The legislature has finished the 11th week of session, meaning only nine weeks remain before the 2015 session comes to a close. With the first bill deadline approaching at the end of next week, committees have been conducting longer hearings with quick floor sessions to move bills between committees. This week, the legislature passed a bill improving child protection, confirmed commissioners and began to take floor votes on bills in the House.
Thursday was gun day at the Capitol, as the House Public Safety committee heard three bills easing firearms restrictions. The bills would make it legal to carry a firearm with permit and without notification at the Capitol, make legal the sale and purchase of firearms from persons in all other states (instead of only states contiguous to Minnesota as in current law), and repeal the restrictions on possession and use of suppressors.
Discussion on the use of body cameras by law enforcement officers continued this week in Senate Judiciary. Additionally, the committee heard a bill regulating law enforcement use of drones.
With a proposal from the Governor, buffer strips have become a controversial environmental issue during the session. The proposal calls for borders along water and in some cases, along farmland, to create wildlife habitat and preserve water quality. A bill requiring 50-foot buffer strips (HF1534) was laid over in the House Environment Committee this week. Its companion in the Senate (SF1537) passed a committee and moved to the Senate’s Jobs, Agriculture and Rural Development Committee. Both hearings included considerable testimony.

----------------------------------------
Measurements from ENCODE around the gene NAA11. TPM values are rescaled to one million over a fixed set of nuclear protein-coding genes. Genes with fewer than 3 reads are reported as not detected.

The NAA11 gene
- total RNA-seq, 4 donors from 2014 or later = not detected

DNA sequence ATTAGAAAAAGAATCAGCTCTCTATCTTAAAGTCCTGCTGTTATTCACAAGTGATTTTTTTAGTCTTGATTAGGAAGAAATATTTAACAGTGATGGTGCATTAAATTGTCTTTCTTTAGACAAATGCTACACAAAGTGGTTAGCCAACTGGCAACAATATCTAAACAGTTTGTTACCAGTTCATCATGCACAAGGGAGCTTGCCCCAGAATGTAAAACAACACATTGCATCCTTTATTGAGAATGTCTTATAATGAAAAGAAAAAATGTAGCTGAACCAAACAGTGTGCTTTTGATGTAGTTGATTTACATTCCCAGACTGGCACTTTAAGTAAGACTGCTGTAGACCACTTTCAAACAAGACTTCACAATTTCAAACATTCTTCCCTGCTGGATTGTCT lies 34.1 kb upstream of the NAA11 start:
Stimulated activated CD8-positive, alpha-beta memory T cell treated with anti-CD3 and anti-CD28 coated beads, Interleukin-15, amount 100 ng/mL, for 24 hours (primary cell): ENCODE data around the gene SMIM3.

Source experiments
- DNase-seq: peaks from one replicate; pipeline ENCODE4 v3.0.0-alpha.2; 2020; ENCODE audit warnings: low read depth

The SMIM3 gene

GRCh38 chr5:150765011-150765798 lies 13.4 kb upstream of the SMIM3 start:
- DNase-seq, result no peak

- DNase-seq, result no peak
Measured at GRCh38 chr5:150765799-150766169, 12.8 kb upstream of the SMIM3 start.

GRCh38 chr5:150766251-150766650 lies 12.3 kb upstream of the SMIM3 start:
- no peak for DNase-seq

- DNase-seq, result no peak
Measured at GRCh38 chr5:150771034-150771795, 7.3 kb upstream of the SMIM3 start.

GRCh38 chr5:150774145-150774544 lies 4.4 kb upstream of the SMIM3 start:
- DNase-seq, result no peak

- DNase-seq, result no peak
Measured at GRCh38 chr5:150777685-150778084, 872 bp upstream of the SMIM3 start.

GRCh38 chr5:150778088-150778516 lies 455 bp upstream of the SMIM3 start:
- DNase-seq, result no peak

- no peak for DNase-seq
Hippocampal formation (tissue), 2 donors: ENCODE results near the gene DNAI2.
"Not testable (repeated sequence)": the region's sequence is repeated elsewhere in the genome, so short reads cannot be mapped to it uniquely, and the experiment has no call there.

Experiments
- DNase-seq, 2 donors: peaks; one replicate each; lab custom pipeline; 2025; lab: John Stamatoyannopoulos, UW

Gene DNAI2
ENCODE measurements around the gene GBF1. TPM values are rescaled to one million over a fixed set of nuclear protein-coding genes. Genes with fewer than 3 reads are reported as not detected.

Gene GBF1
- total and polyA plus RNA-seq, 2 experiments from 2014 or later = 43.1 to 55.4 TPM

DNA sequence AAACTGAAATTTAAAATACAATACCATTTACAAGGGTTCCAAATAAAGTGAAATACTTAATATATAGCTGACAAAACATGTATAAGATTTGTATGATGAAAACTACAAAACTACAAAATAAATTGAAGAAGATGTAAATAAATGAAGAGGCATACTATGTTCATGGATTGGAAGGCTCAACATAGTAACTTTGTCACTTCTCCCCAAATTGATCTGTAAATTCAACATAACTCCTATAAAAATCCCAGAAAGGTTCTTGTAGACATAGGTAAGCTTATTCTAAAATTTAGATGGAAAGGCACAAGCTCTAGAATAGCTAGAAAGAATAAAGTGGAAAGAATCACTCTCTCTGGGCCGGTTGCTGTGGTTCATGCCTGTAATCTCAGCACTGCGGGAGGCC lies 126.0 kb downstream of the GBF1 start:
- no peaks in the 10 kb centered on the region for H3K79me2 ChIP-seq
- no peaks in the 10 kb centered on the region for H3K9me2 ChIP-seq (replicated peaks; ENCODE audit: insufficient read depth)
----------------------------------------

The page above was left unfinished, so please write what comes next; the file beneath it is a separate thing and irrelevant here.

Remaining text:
The Senate Tax Reform committee heard multiple bills improving local government aid (LGA) to cities and counties. Two bills that would establish a property tax credit for targeted homestead and agricultural land were also heard. Finally, Sen. Bakk (DFL- Cook) introduced SF944, which would extend local government aid to certain unorganized territories. Sen Bakk also amended this bill to restore payments of local government aid to four times per year instead of two times under current law. The resulting shift in state expenditures would create an impact of $226.5 million in FY2016 as compared to amounts forecasted under current law. All bills were laid over for possible inclusion in an omnibus tax bill.
The Senate Education Committee took up teacher licensure after the House passed HF2 last week, calling for changes to the current practices for teacher retention. This issue has solicited contentious debate, and the Senate hearing required attendees to have a first-come-first-served ticket to the hearing.
Governor Dayton released a new version of his education bill (HF1591 / SF1495) which was heard in House and Senate committees this week. It makes several changes, including adjustments to standardized testing, charter schools and early learning scholarships. Testing advocates, special needs student groups and testing opponents contributed to committee discussions regarding the bill’s decrease in standardized testing and elimination of ACT requirements.
Upcoming Legislative Notes
After some delays, the Governor is expected to release his supplemental budget next week. The first of three committee deadlines is Friday, March 20, 2015. The GOP is expected to release their budget targets on March 25.
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